Wal-Mart Stores Inc. (WMT) increased its U.S. charitable giving 10 percent last year to $272.9 million, the world's largest retailer said Tuesday, likely defending its position as the country's largest corporate donor of cash.
The rate of growth was lower than a year earlier, when Hurricane Katrina relief helped push the annual rise to 19 percent, but it was ahead of Wal-Mart's 7 percent rise in net profit last year. The company's profit for the fiscal year that ended Jan. 31 was $12.2 billion.
Bentonville, Ark.-based Wal-Mart released its annual donation numbers a few days after publicizing its annual bonuses to hourly store workers as it seeks to counter union-led critics by defending its record as a corporate citizen.
Wal-Mart said most of its U.S. giving was in cash, about $250 million, versus $22.9 million of in-kind donations.
Wal-Mart was ranked the country's top corporate cash donor in 2005 by The Chronicle of Philanthropy, a biweekly newspaper that tracks the nonprofit business. The 2006 ranking is not yet available.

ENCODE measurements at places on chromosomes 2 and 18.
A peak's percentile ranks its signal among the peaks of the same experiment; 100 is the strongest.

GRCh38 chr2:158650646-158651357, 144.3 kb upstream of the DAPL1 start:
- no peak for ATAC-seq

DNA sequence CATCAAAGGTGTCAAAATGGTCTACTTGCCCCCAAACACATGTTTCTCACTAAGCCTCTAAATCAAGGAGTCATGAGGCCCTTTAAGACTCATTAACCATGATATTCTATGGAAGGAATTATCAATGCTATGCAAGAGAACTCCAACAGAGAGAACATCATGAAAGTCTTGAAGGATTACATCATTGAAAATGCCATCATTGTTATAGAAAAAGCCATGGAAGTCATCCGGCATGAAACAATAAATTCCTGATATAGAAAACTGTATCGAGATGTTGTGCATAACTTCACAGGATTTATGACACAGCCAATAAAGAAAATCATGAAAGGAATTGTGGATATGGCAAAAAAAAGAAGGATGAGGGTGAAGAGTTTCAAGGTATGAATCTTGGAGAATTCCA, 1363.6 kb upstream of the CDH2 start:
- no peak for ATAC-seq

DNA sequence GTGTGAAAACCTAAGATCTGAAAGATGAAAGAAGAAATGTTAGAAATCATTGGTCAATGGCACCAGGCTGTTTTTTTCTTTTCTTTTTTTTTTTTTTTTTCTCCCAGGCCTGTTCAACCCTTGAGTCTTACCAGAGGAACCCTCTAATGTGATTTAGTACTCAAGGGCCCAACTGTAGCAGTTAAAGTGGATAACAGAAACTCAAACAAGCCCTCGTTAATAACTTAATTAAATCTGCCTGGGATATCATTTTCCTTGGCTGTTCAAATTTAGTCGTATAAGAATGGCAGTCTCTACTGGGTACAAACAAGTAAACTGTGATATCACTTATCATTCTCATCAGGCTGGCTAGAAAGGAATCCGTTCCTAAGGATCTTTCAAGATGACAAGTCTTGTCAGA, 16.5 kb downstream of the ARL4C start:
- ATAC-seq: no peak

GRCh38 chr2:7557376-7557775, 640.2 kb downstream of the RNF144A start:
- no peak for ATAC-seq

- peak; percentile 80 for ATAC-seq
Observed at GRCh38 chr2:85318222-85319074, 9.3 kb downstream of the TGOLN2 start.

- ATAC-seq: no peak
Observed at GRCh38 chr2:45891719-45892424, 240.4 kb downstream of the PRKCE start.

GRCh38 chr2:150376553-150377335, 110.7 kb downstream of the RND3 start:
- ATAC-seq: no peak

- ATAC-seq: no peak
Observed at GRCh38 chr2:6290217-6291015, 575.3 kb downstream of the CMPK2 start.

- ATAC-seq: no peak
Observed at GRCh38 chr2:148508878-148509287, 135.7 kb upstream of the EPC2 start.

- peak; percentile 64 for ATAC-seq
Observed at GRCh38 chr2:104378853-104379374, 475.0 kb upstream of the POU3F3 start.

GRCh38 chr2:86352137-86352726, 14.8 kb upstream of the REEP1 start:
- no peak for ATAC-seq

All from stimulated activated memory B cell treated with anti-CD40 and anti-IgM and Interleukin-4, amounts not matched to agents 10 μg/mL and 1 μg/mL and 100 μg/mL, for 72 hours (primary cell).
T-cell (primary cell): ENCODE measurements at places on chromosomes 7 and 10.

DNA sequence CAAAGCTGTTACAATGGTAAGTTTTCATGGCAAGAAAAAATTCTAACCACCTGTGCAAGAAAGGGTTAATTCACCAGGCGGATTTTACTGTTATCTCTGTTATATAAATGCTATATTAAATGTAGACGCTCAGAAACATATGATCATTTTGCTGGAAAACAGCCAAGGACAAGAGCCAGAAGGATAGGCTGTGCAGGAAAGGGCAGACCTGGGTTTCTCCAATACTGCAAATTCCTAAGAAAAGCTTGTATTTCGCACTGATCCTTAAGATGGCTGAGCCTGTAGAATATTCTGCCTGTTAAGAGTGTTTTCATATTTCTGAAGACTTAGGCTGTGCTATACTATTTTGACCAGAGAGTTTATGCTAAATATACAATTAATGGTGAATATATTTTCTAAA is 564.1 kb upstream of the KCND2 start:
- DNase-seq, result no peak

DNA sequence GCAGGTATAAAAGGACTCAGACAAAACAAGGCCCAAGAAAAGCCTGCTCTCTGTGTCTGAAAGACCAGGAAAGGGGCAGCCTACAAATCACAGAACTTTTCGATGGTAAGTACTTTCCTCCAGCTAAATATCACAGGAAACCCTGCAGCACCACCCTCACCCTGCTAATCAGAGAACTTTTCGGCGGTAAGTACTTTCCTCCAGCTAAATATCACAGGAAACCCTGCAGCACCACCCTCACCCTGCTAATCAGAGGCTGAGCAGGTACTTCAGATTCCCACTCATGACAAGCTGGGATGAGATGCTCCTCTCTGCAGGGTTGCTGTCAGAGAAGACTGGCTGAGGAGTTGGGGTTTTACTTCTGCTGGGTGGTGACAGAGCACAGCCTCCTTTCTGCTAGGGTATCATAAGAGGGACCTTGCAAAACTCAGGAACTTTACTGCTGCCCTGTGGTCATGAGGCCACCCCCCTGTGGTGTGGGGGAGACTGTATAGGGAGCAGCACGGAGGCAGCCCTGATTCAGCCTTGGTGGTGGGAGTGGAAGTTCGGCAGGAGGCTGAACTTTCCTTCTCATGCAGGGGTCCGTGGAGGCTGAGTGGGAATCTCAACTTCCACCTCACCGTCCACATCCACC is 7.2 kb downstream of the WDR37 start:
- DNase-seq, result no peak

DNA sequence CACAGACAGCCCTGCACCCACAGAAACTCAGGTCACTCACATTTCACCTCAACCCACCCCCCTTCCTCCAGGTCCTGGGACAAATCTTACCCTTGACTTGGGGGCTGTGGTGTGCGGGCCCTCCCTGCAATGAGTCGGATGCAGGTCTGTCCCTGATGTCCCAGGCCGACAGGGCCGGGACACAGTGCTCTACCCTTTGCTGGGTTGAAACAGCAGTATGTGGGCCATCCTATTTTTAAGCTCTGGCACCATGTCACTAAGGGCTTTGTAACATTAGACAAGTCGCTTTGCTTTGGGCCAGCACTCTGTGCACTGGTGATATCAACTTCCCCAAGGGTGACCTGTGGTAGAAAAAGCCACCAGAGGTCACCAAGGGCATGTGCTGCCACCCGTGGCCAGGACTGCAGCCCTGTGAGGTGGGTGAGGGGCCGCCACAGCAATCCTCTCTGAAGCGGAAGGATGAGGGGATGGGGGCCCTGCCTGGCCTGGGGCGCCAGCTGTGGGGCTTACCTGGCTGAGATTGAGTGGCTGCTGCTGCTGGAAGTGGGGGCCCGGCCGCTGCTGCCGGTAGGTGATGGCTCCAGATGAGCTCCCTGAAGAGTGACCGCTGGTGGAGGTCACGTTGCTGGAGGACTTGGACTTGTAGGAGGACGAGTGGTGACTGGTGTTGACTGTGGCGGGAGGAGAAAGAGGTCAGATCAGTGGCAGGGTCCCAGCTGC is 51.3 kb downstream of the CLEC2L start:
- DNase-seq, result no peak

"It's pretty sure that they'll get the same for 2006. They're pretty far and away the highest" cash donor, said Chronicle senior writer Ian Wilhelm.
Most major corporations increased their charitable giving last year as the economy and the stock market remained in good shape, Wilhelm said. Only companies and sectors in financial trouble typically cut back, he said.
Internationally, Wal-Mart said its donations in 13 countries where it has stores were also up 10 percent, to $28.9 million.
Wal-Mart said U.S. donations went to organizations including the National Teacher of the Year program, hospital aid group Children's Miracle Network, the Salvation Army, United Way and food bank America's Second Harvest.
Wal-Mart said the majority of donations are made at the local level by its 4,000 Wal-Mart and Sam's Club stores to charities they pick.
"Supporting our local communities is at the very heart of Wal-Mart's corporate giving philosophy. Our stores and clubs are empowered to support the issues and causes that are important to their neighborhoods," Wal-Mart spokeswoman Shannon Frederick said.
Union-backed critic WakeUpWalMart.com said the increase in giving did nothing to dampen their claims that Wal-Mart exploits its workers.
"Charity is always good, but what is not good is Wal-Mart forcing poorly paid and uninsured workers to depend on charity," WakeUpWalMart.com spokesman Chris Kofinis said.
Wal-Mart has repeatedly denied those claims, defending its wages as competitive and its health coverage as affordable.